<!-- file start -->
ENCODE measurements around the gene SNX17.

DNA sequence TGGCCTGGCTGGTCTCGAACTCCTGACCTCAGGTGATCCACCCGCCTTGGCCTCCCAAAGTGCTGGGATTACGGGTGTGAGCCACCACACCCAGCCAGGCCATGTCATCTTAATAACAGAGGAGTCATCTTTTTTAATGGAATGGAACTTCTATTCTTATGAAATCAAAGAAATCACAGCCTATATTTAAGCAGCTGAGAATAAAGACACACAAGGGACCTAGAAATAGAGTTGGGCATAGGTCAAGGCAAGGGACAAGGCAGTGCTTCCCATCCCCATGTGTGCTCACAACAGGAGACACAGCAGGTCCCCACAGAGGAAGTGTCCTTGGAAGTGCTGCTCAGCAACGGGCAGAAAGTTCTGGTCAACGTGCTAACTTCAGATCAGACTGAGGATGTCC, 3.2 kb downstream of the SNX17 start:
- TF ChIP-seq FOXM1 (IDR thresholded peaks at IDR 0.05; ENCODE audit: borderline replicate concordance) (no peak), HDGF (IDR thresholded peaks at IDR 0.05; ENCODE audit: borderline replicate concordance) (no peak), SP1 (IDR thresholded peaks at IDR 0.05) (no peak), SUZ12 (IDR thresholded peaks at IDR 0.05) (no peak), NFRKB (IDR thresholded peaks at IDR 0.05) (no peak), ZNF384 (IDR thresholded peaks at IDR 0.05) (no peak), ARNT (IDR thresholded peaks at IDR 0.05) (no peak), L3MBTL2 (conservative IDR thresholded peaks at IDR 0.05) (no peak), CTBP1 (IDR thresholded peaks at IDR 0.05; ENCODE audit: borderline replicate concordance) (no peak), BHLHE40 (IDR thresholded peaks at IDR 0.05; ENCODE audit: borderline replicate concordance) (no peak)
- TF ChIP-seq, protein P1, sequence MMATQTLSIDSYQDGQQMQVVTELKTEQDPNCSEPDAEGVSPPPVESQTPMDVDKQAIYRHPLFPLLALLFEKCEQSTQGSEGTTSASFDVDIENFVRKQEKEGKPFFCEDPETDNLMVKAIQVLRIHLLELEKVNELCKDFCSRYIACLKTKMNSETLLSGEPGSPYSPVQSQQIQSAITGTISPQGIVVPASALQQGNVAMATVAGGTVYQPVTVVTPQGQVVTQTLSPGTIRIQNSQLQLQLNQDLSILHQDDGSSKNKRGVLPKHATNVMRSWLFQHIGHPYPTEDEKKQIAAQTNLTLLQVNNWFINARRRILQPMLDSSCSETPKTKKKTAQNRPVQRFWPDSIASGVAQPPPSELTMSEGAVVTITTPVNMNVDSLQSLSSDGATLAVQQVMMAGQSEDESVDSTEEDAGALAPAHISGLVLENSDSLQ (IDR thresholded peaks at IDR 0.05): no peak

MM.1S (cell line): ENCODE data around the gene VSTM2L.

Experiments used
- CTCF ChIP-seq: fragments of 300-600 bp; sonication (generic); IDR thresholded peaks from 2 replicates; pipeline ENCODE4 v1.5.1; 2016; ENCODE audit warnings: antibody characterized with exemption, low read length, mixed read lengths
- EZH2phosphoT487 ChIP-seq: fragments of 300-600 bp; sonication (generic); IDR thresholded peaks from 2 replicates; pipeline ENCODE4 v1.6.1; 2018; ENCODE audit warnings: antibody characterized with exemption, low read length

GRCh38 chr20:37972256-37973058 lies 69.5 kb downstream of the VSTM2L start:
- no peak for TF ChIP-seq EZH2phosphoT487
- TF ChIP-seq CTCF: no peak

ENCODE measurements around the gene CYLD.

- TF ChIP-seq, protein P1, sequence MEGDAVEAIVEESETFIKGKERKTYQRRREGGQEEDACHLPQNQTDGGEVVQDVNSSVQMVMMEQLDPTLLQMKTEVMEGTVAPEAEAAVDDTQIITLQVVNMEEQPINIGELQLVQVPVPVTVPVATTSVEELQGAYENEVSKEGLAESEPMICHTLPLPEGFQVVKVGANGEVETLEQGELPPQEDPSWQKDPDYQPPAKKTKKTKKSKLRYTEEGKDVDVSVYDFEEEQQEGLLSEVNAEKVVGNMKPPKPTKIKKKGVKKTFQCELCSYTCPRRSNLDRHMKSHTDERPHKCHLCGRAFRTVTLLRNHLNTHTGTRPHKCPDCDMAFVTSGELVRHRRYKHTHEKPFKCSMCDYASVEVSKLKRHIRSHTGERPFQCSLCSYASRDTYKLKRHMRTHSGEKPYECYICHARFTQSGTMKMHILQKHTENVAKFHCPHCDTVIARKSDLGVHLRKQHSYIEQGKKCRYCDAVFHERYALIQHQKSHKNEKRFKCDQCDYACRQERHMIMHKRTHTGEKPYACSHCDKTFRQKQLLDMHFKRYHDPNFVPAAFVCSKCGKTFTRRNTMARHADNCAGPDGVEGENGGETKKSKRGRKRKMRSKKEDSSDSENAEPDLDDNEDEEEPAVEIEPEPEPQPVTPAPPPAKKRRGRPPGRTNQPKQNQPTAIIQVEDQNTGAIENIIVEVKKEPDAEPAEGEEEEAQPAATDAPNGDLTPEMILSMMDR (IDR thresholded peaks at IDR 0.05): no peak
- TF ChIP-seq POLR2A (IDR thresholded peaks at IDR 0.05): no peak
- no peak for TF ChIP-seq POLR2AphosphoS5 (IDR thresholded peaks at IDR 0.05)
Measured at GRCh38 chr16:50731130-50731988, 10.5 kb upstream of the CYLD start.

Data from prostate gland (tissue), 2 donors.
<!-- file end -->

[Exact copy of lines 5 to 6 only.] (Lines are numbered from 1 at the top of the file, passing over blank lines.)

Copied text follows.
MM.1S (cell line): ENCODE data around the gene VSTM2L.

Experiments used